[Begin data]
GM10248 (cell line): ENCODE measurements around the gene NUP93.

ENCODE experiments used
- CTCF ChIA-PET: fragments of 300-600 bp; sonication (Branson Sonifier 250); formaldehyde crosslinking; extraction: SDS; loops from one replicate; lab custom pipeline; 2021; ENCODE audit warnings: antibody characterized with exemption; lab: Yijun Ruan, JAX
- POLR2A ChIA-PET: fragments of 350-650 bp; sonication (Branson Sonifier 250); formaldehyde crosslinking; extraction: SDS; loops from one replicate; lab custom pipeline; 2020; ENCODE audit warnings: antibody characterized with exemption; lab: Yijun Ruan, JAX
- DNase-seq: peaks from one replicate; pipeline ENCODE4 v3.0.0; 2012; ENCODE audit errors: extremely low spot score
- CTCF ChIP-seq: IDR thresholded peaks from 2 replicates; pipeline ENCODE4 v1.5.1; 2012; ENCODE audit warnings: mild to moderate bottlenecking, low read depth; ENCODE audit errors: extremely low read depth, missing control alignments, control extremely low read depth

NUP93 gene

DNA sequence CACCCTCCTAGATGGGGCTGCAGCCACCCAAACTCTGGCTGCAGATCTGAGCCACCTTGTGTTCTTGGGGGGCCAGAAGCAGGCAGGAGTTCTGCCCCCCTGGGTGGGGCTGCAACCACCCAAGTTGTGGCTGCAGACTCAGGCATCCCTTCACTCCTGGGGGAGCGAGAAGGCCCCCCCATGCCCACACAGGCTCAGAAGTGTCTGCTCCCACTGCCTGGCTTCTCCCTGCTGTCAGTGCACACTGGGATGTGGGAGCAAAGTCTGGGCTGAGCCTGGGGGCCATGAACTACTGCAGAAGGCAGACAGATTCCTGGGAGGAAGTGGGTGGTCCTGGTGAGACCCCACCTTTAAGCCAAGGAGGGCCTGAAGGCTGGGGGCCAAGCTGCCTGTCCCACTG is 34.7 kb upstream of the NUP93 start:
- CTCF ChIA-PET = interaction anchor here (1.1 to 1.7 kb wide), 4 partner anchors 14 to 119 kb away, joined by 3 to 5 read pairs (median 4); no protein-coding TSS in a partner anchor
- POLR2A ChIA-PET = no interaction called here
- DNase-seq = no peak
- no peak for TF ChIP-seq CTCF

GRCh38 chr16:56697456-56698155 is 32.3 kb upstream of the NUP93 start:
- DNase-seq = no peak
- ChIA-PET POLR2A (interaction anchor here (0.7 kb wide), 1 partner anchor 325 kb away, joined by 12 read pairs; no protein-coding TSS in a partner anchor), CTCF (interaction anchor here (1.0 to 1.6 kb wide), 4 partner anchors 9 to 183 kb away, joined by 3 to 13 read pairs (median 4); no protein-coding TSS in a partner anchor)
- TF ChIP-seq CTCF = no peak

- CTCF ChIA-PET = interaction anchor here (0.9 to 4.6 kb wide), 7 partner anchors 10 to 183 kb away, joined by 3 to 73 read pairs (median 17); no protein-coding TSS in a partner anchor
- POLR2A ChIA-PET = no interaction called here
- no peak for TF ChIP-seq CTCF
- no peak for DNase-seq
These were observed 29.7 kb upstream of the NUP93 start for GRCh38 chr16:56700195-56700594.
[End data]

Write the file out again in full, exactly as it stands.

GM10248 (cell line): ENCODE measurements around the gene NUP93.

ENCODE experiments used
- CTCF ChIA-PET: fragments of 300-600 bp; sonication (Branson Sonifier 250); formaldehyde crosslinking; extraction: SDS; loops from one replicate; lab custom pipeline; 2021; ENCODE audit warnings: antibody characterized with exemption; lab: Yijun Ruan, JAX
- POLR2A ChIA-PET: fragments of 350-650 bp; sonication (Branson Sonifier 250); formaldehyde crosslinking; extraction: SDS; loops from one replicate; lab custom pipeline; 2020; ENCODE audit warnings: antibody characterized with exemption; lab: Yijun Ruan, JAX
- DNase-seq: peaks from one replicate; pipeline ENCODE4 v3.0.0; 2012; ENCODE audit errors: extremely low spot score
- CTCF ChIP-seq: IDR thresholded peaks from 2 replicates; pipeline ENCODE4 v1.5.1; 2012; ENCODE audit warnings: mild to moderate bottlenecking, low read depth; ENCODE audit errors: extremely low read depth, missing control alignments, control extremely low read depth

NUP93 gene

DNA sequence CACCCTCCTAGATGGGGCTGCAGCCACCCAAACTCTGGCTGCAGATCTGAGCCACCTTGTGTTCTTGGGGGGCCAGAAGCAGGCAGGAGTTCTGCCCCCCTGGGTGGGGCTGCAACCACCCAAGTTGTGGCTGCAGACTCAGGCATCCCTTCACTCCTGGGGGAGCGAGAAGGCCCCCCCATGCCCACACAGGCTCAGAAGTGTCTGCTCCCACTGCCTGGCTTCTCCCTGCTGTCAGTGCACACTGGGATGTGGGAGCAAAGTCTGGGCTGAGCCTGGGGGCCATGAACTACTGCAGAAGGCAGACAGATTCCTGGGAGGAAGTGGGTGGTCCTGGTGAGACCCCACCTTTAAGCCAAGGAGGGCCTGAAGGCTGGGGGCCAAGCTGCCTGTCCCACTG is 34.7 kb upstream of the NUP93 start:
- CTCF ChIA-PET = interaction anchor here (1.1 to 1.7 kb wide), 4 partner anchors 14 to 119 kb away, joined by 3 to 5 read pairs (median 4); no protein-coding TSS in a partner anchor
- POLR2A ChIA-PET = no interaction called here
- DNase-seq = no peak
- no peak for TF ChIP-seq CTCF

GRCh38 chr16:56697456-56698155 is 32.3 kb upstream of the NUP93 start:
- DNase-seq = no peak
- ChIA-PET POLR2A (interaction anchor here (0.7 kb wide), 1 partner anchor 325 kb away, joined by 12 read pairs; no protein-coding TSS in a partner anchor), CTCF (interaction anchor here (1.0 to 1.6 kb wide), 4 partner anchors 9 to 183 kb away, joined by 3 to 13 read pairs (median 4); no protein-coding TSS in a partner anchor)
- TF ChIP-seq CTCF = no peak

- CTCF ChIA-PET = interaction anchor here (0.9 to 4.6 kb wide), 7 partner anchors 10 to 183 kb away, joined by 3 to 73 read pairs (median 17); no protein-coding TSS in a partner anchor
- POLR2A ChIA-PET = no interaction called here
- no peak for TF ChIP-seq CTCF
- no peak for DNase-seq
These were observed 29.7 kb upstream of the NUP93 start for GRCh38 chr16:56700195-56700594.